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HEALTH-MATTERS IN JAPAN.

infectious character when communicating with water-supplies, or through its malarial gases affecting the air of houses. At present the causes of high death-rates are as certainly known as the course of storms. Indeed, the intelligent physician will predict the necessary consequences which must ensue from the presence in a crowded city of matter which should be removed. Interested as I have been in these subjects, I looked forward with considerable eagerness to an opportunity for studying the conditions which obtain among the Japanese concerning these matters. Their manner of living, their food, their domestic habits, are all so different from ours, that it naturally occurred to me, if these filth-diseases are as common here, with their cleanly habits, and the universal custom of removing offal from their dwellings, as with us where the same matter lies in a frightful state for months to pollute the neighborhood, then the points urged in regard to the relations between filth-diseases and offal must be modified or abandoned.

What do the facts show?

At home, the following conditions are rightly looked upon as grave sources of danger: the presence of privies in the vicinity of wells, cellars filled with decaying vegetable matter, a water-closet or privy connected immediately with a house, or the ingress of sewage-gas to a house. It is at present difficult to get any vital statistics regarding the Japanese. While the Government and people have made the most surprising strides toward the civilization of Western nations (for they have a civilization of their own which in many respects is far ahead of ours[1]), and have established normal schools and universities, medical and naval colleges, hydrographic and other surveys, they have not yet seen the importance of organizing a board of health.[2]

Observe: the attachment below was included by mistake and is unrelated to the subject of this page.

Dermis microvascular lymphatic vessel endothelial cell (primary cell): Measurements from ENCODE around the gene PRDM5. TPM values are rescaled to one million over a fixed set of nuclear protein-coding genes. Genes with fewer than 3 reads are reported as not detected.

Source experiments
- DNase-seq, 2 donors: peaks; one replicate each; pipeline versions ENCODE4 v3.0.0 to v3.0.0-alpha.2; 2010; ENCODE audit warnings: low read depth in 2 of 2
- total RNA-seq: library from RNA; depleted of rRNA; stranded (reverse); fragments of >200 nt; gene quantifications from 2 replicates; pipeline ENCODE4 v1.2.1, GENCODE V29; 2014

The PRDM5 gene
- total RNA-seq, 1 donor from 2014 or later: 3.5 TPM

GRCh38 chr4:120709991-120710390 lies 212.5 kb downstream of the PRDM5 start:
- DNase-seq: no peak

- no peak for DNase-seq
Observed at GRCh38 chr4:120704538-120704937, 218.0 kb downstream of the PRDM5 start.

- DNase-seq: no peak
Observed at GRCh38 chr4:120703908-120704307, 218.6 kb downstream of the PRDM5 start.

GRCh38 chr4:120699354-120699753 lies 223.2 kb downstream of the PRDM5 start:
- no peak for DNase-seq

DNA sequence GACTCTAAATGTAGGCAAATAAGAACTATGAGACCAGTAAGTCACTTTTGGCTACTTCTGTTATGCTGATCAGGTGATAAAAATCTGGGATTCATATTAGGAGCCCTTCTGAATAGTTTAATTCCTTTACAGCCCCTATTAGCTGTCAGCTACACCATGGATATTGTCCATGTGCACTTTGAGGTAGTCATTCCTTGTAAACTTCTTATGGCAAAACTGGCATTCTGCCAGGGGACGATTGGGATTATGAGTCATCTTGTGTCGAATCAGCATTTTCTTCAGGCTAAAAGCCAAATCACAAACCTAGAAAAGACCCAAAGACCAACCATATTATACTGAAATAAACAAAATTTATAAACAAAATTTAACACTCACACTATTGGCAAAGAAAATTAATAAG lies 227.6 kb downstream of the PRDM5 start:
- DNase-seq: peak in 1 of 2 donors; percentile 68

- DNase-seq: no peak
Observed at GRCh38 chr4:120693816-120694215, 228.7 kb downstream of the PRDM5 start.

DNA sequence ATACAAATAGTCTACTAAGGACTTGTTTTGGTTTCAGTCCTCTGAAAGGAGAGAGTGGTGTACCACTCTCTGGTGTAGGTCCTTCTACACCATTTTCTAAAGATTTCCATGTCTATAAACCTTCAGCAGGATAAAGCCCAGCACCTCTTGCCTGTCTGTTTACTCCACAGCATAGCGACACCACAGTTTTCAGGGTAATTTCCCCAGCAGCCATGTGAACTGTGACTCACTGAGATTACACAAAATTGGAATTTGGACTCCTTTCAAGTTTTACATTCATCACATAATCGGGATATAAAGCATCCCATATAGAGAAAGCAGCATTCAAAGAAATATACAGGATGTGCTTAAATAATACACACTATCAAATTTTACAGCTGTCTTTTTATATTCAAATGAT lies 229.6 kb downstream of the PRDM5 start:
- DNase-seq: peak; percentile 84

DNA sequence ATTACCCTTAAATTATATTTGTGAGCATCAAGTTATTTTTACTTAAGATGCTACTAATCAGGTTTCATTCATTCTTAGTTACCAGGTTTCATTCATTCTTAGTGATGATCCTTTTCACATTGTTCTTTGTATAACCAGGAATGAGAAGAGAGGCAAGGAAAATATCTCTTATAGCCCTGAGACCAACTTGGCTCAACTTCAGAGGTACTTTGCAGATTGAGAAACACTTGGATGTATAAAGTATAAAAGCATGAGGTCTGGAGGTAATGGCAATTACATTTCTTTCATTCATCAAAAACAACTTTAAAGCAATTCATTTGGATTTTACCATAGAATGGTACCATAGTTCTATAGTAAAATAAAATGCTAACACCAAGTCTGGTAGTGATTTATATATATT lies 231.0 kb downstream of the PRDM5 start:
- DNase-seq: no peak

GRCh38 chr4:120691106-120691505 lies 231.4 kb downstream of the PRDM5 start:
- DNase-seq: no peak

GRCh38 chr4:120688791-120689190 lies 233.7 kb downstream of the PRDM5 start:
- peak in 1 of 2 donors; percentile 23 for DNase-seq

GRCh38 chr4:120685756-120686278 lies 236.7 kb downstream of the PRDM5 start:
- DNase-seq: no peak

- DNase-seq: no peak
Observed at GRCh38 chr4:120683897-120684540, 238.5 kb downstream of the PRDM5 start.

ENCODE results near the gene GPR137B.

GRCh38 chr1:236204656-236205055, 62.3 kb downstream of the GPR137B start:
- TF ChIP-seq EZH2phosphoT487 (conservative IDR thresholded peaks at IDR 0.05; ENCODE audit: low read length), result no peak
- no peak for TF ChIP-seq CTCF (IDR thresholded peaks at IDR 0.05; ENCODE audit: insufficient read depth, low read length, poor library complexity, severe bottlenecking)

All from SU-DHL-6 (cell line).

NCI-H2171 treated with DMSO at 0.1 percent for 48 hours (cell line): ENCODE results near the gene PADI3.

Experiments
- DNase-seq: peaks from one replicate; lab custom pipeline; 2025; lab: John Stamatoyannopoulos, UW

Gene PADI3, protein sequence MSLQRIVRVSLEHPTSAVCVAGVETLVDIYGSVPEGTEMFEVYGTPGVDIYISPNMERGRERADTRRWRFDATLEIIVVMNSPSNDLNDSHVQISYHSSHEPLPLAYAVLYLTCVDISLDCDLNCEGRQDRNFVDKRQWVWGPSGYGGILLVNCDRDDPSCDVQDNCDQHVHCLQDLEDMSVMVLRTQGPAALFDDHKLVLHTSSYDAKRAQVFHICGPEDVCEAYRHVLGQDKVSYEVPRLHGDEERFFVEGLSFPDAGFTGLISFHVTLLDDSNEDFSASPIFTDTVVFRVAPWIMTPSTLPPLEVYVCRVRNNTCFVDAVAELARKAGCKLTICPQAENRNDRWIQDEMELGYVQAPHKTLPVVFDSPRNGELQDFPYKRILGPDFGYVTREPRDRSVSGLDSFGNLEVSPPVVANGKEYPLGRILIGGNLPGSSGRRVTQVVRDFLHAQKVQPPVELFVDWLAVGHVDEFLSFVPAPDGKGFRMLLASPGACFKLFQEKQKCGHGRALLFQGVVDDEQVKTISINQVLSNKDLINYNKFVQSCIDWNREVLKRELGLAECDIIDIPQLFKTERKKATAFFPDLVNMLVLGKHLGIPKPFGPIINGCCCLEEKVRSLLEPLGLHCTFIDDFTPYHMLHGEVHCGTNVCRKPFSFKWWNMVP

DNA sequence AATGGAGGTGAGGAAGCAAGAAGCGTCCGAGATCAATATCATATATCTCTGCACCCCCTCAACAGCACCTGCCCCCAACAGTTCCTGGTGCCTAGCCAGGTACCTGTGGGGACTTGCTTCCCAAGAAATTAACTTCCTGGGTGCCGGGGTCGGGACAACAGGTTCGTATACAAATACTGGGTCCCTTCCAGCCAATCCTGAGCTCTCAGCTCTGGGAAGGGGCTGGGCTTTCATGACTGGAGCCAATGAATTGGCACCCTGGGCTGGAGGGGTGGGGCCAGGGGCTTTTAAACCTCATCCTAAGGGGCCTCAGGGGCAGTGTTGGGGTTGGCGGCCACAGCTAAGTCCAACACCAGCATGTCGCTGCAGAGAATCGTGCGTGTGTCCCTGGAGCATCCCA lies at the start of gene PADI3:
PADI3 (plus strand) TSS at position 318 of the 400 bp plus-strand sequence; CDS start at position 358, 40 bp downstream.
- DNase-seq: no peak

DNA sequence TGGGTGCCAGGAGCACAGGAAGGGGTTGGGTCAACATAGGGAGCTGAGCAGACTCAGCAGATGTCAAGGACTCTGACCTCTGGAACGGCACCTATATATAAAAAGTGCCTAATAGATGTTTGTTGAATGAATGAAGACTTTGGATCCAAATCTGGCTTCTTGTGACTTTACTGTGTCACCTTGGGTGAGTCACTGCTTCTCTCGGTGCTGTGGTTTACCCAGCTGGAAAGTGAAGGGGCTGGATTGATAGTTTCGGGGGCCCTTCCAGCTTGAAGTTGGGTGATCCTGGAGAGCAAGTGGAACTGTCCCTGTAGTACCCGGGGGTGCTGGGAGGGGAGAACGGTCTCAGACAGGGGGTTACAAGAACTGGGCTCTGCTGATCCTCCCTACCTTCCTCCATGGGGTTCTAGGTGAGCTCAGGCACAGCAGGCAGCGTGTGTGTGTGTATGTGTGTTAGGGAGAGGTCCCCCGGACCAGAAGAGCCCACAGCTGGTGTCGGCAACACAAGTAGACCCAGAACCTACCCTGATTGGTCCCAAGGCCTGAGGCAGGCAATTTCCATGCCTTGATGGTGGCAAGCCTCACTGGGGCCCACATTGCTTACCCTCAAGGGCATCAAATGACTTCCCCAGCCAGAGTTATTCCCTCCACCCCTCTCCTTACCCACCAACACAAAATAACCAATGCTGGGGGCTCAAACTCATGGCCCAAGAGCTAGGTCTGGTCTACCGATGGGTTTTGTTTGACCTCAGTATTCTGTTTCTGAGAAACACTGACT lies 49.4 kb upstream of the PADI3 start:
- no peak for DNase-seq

One would be justified in assuming that if these sources of danger existed, the foreigner, unacclimated as he is, would be more susceptible to their influence than the native. Dr. Stuart Eldridge, of Yokohama, a distinguished physician, who has had a long and varied experience in this country in hospital-work and as an active practitioner, has kindly furnished me with the following data at my request: "Scarlet fever almost unknown, never epidemic. Diphtheria almost unknown, never epidemic. Severer forms of bowel-disease, such as dysentery and chronic diarrhœa, very rare. Mala-

  1. If some of the indications of civilization are to treat each other kindly, to treat their children with unvarying kindness, to treat the animals below them with tenderness, to honor their father and mother, to be scrupulously clean in their persons, to be frugal and temperate in their habits—if these features be recognized as civilized, then this pagan nation in these respects is as far ahead of us as we are ahead of the Tierra del Fuegans.
  2. We ought not to expect this of Japan, perhaps, since the representatives sent by Maine to her Legislature were, with few exceptions, too ignorant to appreciate the necessity of a State board of health, and were incredulous that the physicians who urged the measure so strongly were unselfishly working for its establishment!